Thomas Pynchon knows who Prince Vegeta is.
Normally you’d expect the relationship between a cartoon character and a Western Literary Canon novelist to be the other way around. Homer Simpson would recognise the name Shakespeare, you can assume that Daria would be familiar with Kafka, but it’d really blow your mind if they starting talking about characters from nineties animation.
My mind was certainly blown when Pynchon described his protagonist’s children watching Dragon Ball Z, bubbling over with questions like: does he identify with King Kai or he is more of a Doctor Briefs man? Has he managed to wring some Pynchonian insight out of the all that filler? Did he mention Vegeta specifically because he’s clearly the best character in the whole franchise? In 2012 my literary diet was heavily dominated by surprisingly intelligent Dragon Ball fan fiction – did he write one of those stories under a pseudonym?
Bleeding Edge tells the story of a de-certified private detective who finds herself investigating New York’s cyberspace scene in the months before 9/11.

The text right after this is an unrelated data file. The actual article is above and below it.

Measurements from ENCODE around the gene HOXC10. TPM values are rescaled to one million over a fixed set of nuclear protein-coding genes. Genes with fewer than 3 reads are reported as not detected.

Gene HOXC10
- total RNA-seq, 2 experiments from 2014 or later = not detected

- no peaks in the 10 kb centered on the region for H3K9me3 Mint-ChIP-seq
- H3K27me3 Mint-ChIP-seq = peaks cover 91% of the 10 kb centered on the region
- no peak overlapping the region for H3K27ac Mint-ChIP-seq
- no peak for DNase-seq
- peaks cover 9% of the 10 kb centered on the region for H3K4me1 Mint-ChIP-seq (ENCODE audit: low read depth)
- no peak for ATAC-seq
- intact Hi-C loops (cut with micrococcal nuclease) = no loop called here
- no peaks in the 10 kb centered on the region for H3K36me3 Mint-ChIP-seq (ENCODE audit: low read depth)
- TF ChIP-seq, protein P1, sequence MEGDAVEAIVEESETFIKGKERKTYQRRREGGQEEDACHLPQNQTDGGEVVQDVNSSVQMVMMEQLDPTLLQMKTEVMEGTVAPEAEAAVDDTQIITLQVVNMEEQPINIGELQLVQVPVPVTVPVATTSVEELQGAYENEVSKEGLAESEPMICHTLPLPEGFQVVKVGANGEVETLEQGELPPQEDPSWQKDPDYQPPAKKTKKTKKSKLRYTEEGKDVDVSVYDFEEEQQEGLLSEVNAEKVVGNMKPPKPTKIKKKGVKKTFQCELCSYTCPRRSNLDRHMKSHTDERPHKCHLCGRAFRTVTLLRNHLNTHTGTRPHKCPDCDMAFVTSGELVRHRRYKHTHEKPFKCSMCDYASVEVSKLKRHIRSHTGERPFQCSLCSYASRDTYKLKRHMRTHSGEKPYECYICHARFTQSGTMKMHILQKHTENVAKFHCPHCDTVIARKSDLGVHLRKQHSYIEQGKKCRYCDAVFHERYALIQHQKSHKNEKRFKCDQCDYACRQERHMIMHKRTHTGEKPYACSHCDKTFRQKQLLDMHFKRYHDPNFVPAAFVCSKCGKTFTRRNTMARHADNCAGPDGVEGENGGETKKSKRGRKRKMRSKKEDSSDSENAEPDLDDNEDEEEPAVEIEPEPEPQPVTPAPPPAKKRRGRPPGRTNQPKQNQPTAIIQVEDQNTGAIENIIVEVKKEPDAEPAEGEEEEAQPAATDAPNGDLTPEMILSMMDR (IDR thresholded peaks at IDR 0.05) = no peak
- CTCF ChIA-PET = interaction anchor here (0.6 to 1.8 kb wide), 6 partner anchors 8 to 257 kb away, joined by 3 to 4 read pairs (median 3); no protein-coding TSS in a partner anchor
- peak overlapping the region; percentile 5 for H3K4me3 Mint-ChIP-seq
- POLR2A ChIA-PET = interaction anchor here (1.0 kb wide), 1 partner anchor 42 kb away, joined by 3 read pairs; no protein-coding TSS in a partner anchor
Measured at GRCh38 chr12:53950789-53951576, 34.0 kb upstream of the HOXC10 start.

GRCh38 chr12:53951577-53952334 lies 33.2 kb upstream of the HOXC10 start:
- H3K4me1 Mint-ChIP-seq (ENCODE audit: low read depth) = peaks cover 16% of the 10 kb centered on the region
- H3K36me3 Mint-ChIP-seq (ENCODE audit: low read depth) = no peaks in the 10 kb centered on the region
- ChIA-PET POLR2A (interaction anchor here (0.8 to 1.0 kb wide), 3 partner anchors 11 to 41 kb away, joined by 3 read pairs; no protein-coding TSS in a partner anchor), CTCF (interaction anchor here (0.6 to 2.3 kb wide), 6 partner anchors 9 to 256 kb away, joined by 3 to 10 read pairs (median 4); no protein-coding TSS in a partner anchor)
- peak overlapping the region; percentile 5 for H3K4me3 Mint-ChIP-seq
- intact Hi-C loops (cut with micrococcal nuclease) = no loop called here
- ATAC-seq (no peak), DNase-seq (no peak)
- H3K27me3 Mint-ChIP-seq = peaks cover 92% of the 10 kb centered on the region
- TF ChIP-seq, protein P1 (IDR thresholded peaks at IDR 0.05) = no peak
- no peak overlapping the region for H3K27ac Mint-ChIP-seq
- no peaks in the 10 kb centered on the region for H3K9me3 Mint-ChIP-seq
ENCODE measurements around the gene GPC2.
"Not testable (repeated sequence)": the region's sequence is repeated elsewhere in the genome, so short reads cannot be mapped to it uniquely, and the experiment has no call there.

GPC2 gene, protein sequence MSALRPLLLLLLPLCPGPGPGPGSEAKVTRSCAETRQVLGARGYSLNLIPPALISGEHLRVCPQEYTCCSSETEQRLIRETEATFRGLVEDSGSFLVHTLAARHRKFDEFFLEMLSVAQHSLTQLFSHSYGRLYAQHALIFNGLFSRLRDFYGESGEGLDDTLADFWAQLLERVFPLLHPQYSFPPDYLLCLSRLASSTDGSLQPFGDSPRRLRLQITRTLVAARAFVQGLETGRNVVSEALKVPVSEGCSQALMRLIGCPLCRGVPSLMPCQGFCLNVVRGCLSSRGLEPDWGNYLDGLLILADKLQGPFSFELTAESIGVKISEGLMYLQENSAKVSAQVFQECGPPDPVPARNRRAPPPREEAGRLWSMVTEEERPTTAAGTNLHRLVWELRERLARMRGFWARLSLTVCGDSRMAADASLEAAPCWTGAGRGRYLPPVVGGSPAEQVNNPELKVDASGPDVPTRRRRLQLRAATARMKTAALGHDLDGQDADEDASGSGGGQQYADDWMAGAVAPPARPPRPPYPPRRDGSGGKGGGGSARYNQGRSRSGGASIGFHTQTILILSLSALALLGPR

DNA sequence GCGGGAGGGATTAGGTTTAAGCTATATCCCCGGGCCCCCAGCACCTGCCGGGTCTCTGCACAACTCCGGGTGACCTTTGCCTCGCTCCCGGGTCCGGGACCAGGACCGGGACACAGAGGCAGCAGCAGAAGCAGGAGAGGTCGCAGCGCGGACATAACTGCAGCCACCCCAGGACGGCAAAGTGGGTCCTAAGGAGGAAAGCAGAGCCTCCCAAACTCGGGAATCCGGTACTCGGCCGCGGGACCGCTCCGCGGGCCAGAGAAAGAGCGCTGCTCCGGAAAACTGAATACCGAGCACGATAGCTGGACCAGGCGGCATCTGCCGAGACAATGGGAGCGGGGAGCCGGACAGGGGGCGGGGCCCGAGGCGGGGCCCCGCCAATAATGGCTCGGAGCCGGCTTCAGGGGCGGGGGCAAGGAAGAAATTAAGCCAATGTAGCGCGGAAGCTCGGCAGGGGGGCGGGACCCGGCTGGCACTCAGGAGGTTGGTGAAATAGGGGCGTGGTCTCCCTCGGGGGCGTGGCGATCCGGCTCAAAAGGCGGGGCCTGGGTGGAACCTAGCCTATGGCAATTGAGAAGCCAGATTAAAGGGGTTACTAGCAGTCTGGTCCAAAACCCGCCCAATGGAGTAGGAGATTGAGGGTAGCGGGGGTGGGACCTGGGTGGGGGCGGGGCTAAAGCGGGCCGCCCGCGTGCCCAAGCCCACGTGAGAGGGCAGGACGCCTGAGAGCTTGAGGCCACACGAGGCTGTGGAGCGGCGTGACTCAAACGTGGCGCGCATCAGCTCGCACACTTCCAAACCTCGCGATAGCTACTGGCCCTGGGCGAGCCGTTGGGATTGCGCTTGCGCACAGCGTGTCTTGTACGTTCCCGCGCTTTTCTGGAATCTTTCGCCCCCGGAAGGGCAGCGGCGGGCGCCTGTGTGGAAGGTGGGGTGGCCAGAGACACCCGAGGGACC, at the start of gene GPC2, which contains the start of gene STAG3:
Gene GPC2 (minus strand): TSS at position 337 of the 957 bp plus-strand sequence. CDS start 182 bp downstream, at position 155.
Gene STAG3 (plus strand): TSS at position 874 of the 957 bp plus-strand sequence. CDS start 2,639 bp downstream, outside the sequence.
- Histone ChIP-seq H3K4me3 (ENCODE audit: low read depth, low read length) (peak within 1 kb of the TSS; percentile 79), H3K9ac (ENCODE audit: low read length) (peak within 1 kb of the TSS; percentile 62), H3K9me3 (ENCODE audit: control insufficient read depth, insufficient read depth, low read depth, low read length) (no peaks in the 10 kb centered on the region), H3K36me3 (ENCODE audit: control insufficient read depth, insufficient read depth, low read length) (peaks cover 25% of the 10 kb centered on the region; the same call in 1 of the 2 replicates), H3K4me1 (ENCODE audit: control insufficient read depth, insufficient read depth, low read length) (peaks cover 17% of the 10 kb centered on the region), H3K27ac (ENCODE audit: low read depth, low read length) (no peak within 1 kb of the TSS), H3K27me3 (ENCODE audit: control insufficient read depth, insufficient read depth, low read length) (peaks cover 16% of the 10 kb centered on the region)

As the invocation of Prince Vegeta shows, Pynchon did a whole lot of research on late nineties/early noughties culture. How well this works for you probably depends on how old you were in 2001 – I was eleven, so this novel was a weird nostalgia piece for me. I’d be very interested in seeing what a tech-head would make of it.
This was probably the most disappointing Pynchon book I’ve read to date. Maybe it was between me being busy and worrying about looking for work, but I had trouble keeping track of the protagonist’s motivations and beliefs. I know that Pynchon’s works are meant to be this wave of semi-coherent prose that you’re meant to let wash over you like some sort of literary ocean, but I felt more confused than engaged.
Still, I want to get my hand on a copy of Gravity’s Rainbow.